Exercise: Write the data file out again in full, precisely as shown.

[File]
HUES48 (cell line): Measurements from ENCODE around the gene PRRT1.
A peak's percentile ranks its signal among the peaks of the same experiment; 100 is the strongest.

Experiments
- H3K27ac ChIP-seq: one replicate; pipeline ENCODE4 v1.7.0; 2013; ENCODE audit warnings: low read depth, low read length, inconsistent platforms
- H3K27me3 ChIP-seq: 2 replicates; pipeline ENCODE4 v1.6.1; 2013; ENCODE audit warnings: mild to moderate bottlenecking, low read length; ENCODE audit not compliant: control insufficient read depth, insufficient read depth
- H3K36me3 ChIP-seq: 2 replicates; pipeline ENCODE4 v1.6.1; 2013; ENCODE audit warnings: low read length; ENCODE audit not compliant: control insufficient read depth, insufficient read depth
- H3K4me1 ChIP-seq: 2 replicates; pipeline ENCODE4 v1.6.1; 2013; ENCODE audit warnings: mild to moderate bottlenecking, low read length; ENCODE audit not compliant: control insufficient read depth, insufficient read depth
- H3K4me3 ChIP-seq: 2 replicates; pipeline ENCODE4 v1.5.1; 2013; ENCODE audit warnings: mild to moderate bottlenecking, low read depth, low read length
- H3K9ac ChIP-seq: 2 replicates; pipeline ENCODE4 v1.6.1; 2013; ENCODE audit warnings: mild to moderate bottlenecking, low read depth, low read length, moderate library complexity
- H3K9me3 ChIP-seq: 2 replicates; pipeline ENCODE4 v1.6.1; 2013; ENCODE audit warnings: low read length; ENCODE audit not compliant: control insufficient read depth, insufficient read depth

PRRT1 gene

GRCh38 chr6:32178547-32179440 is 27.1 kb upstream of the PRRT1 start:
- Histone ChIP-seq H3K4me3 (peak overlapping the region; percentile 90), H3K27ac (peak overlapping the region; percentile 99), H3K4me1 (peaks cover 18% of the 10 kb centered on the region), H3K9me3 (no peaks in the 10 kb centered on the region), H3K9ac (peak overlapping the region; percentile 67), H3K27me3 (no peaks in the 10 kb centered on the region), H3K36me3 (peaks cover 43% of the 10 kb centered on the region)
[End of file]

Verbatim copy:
HUES48 (cell line): Measurements from ENCODE around the gene PRRT1.
A peak's percentile ranks its signal among the peaks of the same experiment; 100 is the strongest.

Experiments
- H3K27ac ChIP-seq: one replicate; pipeline ENCODE4 v1.7.0; 2013; ENCODE audit warnings: low read depth, low read length, inconsistent platforms
- H3K27me3 ChIP-seq: 2 replicates; pipeline ENCODE4 v1.6.1; 2013; ENCODE audit warnings: mild to moderate bottlenecking, low read length; ENCODE audit not compliant: control insufficient read depth, insufficient read depth
- H3K36me3 ChIP-seq: 2 replicates; pipeline ENCODE4 v1.6.1; 2013; ENCODE audit warnings: low read length; ENCODE audit not compliant: control insufficient read depth, insufficient read depth
- H3K4me1 ChIP-seq: 2 replicates; pipeline ENCODE4 v1.6.1; 2013; ENCODE audit warnings: mild to moderate bottlenecking, low read length; ENCODE audit not compliant: control insufficient read depth, insufficient read depth
- H3K4me3 ChIP-seq: 2 replicates; pipeline ENCODE4 v1.5.1; 2013; ENCODE audit warnings: mild to moderate bottlenecking, low read depth, low read length
- H3K9ac ChIP-seq: 2 replicates; pipeline ENCODE4 v1.6.1; 2013; ENCODE audit warnings: mild to moderate bottlenecking, low read depth, low read length, moderate library complexity
- H3K9me3 ChIP-seq: 2 replicates; pipeline ENCODE4 v1.6.1; 2013; ENCODE audit warnings: low read length; ENCODE audit not compliant: control insufficient read depth, insufficient read depth

PRRT1 gene

GRCh38 chr6:32178547-32179440 is 27.1 kb upstream of the PRRT1 start:
- Histone ChIP-seq H3K4me3 (peak overlapping the region; percentile 90), H3K27ac (peak overlapping the region; percentile 99), H3K4me1 (peaks cover 18% of the 10 kb centered on the region), H3K9me3 (no peaks in the 10 kb centered on the region), H3K9ac (peak overlapping the region; percentile 67), H3K27me3 (no peaks in the 10 kb centered on the region), H3K36me3 (peaks cover 43% of the 10 kb centered on the region)